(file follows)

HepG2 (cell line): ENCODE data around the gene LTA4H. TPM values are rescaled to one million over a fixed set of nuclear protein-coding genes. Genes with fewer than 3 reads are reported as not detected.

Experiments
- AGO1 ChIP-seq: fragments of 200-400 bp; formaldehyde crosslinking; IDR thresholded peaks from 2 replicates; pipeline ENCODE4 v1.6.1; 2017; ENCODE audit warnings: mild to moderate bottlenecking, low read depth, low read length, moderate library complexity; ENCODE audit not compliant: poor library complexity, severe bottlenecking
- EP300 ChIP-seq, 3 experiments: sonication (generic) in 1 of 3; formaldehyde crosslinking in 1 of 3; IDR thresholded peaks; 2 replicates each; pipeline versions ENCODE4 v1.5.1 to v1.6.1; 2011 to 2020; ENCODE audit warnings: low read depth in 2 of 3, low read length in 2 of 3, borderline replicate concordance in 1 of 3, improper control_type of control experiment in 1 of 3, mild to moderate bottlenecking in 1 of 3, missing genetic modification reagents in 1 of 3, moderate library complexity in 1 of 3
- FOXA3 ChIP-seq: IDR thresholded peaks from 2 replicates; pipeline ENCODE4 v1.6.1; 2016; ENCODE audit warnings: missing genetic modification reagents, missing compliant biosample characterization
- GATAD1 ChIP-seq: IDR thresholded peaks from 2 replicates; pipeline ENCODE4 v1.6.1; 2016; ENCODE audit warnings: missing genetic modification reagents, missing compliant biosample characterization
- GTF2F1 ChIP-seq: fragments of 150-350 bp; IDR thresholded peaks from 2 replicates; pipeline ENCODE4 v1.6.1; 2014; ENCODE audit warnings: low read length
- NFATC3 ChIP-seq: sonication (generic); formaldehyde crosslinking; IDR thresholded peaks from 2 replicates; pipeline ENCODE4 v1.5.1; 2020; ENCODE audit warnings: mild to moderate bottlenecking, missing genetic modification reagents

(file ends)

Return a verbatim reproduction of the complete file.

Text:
HepG2 (cell line): ENCODE data around the gene LTA4H. TPM values are rescaled to one million over a fixed set of nuclear protein-coding genes. Genes with fewer than 3 reads are reported as not detected.

Experiments
- AGO1 ChIP-seq: fragments of 200-400 bp; formaldehyde crosslinking; IDR thresholded peaks from 2 replicates; pipeline ENCODE4 v1.6.1; 2017; ENCODE audit warnings: mild to moderate bottlenecking, low read depth, low read length, moderate library complexity; ENCODE audit not compliant: poor library complexity, severe bottlenecking
- EP300 ChIP-seq, 3 experiments: sonication (generic) in 1 of 3; formaldehyde crosslinking in 1 of 3; IDR thresholded peaks; 2 replicates each; pipeline versions ENCODE4 v1.5.1 to v1.6.1; 2011 to 2020; ENCODE audit warnings: low read depth in 2 of 3, low read length in 2 of 3, borderline replicate concordance in 1 of 3, improper control_type of control experiment in 1 of 3, mild to moderate bottlenecking in 1 of 3, missing genetic modification reagents in 1 of 3, moderate library complexity in 1 of 3
- FOXA3 ChIP-seq: IDR thresholded peaks from 2 replicates; pipeline ENCODE4 v1.6.1; 2016; ENCODE audit warnings: missing genetic modification reagents, missing compliant biosample characterization
- GATAD1 ChIP-seq: IDR thresholded peaks from 2 replicates; pipeline ENCODE4 v1.6.1; 2016; ENCODE audit warnings: missing genetic modification reagents, missing compliant biosample characterization
- GTF2F1 ChIP-seq: fragments of 150-350 bp; IDR thresholded peaks from 2 replicates; pipeline ENCODE4 v1.6.1; 2014; ENCODE audit warnings: low read length
- NFATC3 ChIP-seq: sonication (generic); formaldehyde crosslinking; IDR thresholded peaks from 2 replicates; pipeline ENCODE4 v1.5.1; 2020; ENCODE audit warnings: mild to moderate bottlenecking, missing genetic modification reagents